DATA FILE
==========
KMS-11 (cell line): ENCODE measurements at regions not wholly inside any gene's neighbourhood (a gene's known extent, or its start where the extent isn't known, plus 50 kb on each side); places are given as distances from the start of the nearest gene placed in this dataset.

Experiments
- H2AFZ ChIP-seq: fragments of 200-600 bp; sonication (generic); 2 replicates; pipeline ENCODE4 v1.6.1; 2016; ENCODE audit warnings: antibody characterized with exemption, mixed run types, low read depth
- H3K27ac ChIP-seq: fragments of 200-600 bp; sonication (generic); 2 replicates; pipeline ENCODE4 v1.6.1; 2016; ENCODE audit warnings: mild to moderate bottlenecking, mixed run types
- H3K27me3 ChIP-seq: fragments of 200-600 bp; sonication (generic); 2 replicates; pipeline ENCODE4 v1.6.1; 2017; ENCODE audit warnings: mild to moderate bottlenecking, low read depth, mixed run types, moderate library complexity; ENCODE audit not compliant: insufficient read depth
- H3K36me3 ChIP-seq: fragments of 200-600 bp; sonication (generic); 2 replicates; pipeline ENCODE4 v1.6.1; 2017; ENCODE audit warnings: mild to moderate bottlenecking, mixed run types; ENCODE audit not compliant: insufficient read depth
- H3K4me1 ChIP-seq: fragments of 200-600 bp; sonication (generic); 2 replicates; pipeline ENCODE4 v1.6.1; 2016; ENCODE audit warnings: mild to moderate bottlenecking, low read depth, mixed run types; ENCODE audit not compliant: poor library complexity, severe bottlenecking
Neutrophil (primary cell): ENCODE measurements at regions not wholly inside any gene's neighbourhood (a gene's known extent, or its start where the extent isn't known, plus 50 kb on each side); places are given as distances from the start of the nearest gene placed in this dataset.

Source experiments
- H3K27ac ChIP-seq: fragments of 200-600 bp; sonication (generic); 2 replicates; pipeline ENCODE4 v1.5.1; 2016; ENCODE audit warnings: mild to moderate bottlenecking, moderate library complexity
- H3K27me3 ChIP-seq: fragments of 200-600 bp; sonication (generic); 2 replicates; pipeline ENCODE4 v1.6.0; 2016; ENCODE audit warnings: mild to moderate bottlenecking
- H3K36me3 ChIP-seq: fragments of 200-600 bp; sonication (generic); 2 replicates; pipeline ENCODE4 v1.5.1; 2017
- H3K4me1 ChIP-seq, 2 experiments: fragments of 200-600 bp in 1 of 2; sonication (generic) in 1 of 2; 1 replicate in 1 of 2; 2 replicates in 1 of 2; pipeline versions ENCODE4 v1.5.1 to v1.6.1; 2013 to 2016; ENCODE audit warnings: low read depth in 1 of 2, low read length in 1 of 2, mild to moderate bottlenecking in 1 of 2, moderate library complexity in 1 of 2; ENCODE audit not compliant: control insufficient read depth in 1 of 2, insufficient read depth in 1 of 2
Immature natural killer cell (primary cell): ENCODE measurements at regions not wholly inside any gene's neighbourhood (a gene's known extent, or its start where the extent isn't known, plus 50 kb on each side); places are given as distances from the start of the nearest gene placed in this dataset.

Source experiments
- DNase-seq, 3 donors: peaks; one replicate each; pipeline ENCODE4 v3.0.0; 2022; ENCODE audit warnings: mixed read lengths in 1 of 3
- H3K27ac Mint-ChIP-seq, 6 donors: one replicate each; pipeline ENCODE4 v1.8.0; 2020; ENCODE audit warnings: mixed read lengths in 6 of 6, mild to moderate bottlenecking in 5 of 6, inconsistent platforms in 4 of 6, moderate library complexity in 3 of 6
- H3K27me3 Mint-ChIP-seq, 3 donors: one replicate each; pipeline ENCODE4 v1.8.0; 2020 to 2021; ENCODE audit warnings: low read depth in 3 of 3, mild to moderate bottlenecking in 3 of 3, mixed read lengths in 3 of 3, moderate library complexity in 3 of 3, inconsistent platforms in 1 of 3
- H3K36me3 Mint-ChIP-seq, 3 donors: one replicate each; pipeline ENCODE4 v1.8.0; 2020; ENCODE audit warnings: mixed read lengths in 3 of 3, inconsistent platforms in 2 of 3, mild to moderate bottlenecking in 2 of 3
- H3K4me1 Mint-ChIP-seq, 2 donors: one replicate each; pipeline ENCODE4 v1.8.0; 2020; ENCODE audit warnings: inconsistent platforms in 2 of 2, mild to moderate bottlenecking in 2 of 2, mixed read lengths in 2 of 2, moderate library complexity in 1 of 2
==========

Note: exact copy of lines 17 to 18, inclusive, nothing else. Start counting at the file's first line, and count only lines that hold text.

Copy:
- H3K27ac Mint-ChIP-seq, 6 donors: one replicate each; pipeline ENCODE4 v1.8.0; 2020; ENCODE audit warnings: mixed read lengths in 6 of 6, mild to moderate bottlenecking in 5 of 6, inconsistent platforms in 4 of 6, moderate library complexity in 3 of 6
- H3K27me3 Mint-ChIP-seq, 3 donors: one replicate each; pipeline ENCODE4 v1.8.0; 2020 to 2021; ENCODE audit warnings: low read depth in 3 of 3, mild to moderate bottlenecking in 3 of 3, mixed read lengths in 3 of 3, moderate library complexity in 3 of 3, inconsistent platforms in 1 of 3